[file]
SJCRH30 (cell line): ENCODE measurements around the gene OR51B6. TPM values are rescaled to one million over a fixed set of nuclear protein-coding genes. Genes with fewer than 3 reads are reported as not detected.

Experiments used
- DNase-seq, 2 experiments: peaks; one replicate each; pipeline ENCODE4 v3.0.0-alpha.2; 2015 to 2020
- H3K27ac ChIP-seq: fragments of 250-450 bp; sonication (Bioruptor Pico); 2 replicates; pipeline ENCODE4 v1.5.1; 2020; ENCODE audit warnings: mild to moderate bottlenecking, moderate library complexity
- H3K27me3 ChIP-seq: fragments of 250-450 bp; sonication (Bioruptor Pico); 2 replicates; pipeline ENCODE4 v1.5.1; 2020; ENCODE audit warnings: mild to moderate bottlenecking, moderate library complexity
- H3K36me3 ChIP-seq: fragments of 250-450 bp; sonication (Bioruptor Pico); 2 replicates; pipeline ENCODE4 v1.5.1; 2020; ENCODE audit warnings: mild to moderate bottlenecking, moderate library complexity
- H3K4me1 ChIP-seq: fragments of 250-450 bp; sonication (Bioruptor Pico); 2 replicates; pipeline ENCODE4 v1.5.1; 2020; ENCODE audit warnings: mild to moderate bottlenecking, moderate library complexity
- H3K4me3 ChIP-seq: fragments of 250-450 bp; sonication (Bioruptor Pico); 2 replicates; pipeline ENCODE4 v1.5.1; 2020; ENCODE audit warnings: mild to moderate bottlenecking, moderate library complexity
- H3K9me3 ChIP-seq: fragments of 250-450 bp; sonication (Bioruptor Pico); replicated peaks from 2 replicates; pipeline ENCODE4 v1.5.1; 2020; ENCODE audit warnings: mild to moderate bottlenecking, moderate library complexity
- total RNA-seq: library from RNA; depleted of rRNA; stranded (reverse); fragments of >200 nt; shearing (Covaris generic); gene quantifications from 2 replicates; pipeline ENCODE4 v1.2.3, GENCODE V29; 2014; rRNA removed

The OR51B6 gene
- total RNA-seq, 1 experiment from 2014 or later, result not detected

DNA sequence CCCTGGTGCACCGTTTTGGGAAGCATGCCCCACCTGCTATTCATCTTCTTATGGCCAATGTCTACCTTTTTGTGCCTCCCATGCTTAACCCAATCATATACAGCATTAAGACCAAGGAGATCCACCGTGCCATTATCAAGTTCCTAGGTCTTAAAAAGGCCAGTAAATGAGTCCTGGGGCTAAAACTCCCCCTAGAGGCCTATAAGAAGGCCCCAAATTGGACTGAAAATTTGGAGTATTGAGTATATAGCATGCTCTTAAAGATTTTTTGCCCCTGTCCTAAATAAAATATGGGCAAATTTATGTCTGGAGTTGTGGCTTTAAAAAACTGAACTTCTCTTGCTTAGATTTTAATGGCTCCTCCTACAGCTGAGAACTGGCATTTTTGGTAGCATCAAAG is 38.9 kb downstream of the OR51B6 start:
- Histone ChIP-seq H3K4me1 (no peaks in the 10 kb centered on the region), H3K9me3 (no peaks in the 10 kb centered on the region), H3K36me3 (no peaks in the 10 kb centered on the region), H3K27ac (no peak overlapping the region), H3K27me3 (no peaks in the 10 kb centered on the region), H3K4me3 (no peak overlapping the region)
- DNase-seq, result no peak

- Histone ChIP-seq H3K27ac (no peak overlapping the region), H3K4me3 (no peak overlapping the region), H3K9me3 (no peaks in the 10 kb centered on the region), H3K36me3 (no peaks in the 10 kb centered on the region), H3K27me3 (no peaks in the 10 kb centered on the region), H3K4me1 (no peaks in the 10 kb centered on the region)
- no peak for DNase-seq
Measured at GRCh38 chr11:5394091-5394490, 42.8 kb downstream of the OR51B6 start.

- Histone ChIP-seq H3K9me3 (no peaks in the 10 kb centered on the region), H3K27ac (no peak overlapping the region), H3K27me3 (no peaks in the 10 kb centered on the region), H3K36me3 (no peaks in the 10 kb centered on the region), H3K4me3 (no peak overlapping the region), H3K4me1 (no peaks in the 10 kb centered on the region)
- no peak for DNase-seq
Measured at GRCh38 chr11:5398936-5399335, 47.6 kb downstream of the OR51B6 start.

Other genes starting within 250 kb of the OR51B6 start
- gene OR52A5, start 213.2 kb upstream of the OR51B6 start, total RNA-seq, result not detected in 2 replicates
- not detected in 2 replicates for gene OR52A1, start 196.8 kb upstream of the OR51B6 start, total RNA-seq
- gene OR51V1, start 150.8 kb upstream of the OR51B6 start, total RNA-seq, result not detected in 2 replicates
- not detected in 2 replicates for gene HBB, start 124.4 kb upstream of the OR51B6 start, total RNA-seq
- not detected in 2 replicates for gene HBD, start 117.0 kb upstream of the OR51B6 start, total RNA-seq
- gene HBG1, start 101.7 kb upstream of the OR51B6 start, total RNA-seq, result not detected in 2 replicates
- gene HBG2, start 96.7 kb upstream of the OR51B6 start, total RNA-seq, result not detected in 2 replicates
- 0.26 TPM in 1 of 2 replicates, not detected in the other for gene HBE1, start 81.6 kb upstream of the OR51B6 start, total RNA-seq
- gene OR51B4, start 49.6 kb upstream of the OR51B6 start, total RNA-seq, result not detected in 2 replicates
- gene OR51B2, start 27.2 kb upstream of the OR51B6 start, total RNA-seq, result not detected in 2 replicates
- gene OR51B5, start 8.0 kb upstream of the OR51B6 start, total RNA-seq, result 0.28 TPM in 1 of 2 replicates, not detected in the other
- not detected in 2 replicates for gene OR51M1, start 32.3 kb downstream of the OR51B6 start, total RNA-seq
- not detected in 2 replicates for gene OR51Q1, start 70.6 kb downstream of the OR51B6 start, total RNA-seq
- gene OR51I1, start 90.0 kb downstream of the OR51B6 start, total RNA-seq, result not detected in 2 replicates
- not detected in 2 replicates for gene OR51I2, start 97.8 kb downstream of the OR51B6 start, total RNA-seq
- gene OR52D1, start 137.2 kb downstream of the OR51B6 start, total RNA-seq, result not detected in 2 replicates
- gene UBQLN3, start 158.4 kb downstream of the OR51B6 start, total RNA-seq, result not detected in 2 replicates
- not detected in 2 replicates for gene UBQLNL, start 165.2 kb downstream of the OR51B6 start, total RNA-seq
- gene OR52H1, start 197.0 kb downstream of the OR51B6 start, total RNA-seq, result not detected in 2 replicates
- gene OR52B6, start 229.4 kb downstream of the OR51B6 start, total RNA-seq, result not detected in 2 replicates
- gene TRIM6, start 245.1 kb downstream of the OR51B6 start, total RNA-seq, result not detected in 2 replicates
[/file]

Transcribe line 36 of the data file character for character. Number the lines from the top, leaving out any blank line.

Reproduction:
- gene OR51I1, start 90.0 kb downstream of the OR51B6 start, total RNA-seq, result not detected in 2 replicates